In the future LAMS could be expanded to verify Naming Conventions, spotting typos, forbidden terms and missing lines right away
The system will also be expanded to allow the creation of variants for any strings, so that VR games (for example) can display masculine and feminine versions of their player prompts for all languages that need it
Translators should also be able to use the system in order to systematically verify their own translations in-game, improving quality and immersion Also the audio mastering could be centralized, standardizing the volume of assets in dialogs
Quality of localization into Chinese has been lacking in the past, leading to comical mistakes, but with the growing financial importance of the Chinese market, things are changing quickly
Taiwan is an interesting option for people interested in the Chinese market: it’s reasonably sized (on par with Germany and Australia on the iOs/Google Play charts) and can be used as a soft-launch base
One of the first challenges is the difference between Simplified Chinese writing (used in the People’s Republic of China and Singapore) and Traditional writing (used in Taiwan, Hong Kong and Macau)
Alas the conversion is not one to one, so you really need a professional to parse the text and avoid pitfalls like converting software menu with 菜單 the traditional character for restaurant menu instead
Even games without text face an important challenge: picking a Chinese title. All developers should partner with their translators and pick a good name as soon as possible, for two reasons
Braid launched as is, without a translated title and ended up being named by the press as 时空幻境 (Time and space fantasy) which is problematic since it’s the official name for “Tales of Phantasia” - hindering discoverability
This phenomenon snowballed when Netflix subtitled “Indie game the movie” using Wikipedia as reference. This meant that all games are named with their unofficial (and often wrong) title, making that all traction from the movie is lost since players cannot find them and buy them online by that name
Since late 2006 there’s a policy requiring zero foreign text to be present into games that wish to receive approval (a process that can take up to six months)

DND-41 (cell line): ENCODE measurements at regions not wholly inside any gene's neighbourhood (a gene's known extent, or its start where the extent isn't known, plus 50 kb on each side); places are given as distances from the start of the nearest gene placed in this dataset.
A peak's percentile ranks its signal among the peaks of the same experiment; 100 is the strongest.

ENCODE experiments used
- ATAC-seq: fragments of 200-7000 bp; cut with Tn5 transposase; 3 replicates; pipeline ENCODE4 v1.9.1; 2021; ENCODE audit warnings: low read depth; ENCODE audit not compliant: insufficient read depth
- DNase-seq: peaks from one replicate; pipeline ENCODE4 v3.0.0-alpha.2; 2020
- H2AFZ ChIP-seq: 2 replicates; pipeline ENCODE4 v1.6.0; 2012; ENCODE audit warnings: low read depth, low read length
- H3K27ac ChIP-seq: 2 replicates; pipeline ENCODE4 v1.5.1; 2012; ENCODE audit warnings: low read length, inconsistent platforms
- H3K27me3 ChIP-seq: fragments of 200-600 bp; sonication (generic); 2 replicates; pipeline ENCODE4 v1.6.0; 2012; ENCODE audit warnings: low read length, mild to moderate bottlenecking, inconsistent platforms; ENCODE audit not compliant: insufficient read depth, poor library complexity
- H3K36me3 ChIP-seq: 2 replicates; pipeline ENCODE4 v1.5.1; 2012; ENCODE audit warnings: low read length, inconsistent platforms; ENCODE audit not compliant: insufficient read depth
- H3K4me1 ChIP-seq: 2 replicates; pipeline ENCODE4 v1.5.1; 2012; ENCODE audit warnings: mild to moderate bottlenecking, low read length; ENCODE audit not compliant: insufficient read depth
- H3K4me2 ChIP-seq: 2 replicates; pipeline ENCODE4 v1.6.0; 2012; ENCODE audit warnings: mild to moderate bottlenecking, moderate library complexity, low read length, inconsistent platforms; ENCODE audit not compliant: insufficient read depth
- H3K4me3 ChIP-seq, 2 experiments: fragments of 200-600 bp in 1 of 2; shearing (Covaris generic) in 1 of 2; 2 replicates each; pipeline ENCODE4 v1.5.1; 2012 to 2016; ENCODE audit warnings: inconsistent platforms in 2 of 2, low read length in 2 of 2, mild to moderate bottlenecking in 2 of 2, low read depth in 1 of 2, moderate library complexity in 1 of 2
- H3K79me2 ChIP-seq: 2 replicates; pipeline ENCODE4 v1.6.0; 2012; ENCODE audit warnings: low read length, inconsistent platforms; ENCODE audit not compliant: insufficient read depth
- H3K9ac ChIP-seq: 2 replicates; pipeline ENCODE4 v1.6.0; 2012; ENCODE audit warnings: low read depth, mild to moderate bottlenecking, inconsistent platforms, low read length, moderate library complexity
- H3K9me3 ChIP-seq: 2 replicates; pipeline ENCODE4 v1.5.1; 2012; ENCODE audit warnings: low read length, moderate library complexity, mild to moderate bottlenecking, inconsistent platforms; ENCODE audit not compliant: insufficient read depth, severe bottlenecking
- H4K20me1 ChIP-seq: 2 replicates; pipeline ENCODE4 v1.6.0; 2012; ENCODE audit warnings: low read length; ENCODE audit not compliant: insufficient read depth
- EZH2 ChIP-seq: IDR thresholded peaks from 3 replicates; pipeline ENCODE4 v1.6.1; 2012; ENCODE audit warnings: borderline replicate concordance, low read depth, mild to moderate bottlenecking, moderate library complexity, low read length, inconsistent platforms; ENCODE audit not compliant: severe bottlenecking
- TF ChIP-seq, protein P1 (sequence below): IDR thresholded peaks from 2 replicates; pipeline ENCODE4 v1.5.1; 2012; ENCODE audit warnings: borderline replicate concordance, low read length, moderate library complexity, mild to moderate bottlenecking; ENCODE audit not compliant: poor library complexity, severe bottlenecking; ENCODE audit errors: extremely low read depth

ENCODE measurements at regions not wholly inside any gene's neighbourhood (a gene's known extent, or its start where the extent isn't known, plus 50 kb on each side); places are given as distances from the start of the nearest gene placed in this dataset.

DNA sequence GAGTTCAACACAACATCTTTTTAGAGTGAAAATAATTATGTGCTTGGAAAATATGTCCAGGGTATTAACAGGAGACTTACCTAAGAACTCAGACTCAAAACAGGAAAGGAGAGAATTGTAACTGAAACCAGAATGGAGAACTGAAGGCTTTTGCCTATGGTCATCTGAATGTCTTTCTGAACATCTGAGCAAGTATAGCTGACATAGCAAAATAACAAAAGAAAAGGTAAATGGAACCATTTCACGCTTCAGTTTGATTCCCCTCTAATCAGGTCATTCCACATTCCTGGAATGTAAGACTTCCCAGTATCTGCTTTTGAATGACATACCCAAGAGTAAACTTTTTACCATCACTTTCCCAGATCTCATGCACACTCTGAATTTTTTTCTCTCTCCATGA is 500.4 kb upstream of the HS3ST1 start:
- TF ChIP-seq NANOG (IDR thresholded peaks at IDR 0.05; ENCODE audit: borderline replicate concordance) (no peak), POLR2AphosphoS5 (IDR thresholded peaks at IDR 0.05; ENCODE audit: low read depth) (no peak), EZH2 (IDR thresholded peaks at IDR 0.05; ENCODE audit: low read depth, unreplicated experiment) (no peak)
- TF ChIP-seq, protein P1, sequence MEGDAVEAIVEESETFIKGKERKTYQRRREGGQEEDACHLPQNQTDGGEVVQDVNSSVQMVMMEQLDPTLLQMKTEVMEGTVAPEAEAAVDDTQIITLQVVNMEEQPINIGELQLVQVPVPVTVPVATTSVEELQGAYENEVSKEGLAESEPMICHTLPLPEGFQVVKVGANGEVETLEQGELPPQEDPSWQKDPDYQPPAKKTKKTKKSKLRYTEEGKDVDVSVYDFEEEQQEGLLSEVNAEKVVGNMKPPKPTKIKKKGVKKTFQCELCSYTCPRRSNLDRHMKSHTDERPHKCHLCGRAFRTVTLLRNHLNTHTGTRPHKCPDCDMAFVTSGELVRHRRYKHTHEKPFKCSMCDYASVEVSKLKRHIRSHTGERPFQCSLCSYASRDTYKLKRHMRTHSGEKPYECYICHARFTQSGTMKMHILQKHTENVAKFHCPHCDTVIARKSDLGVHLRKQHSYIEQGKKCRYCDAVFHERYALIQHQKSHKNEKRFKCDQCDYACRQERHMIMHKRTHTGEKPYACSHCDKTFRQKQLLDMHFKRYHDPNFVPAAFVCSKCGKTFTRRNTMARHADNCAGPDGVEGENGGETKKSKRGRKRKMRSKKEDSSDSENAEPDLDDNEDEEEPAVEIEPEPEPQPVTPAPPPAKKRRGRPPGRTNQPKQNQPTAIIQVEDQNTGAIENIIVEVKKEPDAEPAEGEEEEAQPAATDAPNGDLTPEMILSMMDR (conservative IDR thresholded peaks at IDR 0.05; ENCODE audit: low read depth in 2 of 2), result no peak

That means that you might get a list of pre-approved titles from your publisher. For example, that’s how Thumper got named 暴走甲虫 (Rampaging Beetle) with little say from the author
(Sometimes the Chinese commission goes to the point of asking even singer names in the soundtrack to be translated, but at least on that point they could be reasoned with)
Long story short: you really need a local publisher that can deal with the back and forth with the regulators. Sometimes it’s reasonable, sometimes it’s less, but it is a long process
Misc. recommendations: stick to UTF-8, get ready to resize text to keep it readable, get ready to pay up to $10,000 for good fonts or be prepared for system font blandness, specify which Chinese your language is (traditional or simplified?)
Notable free, embeddable fonts for Chinese: Serif – Hanazono Mincho (花園明朝) Sans – Google Noto Sans CJK & WenQuanYi
The Chinese-speaking region has quite a few nationalist tensions that can impact directly games published there
Recently there was a bit of tension about Pokémon, since Sun and Moon dropped the names used for 20 years in Hong Kong in favor of those used in China and Taiwan. On the other hand, Bandai keeps using separate names in Hong Kong, China and Taiwan for its Gundam series
Other examples include Street Fighter V using its own version of the Taiwan flag in order to avoid tensions with China, PES 2017 locking players using Taiwan out of international matches, and Sega’s Yakuza 6 being hastily re-dubbing one line from “What’s your impression of the country of Taiwan” to “What’s your impression of Taiwan” (although the Yakuza series was never sold in the PRC)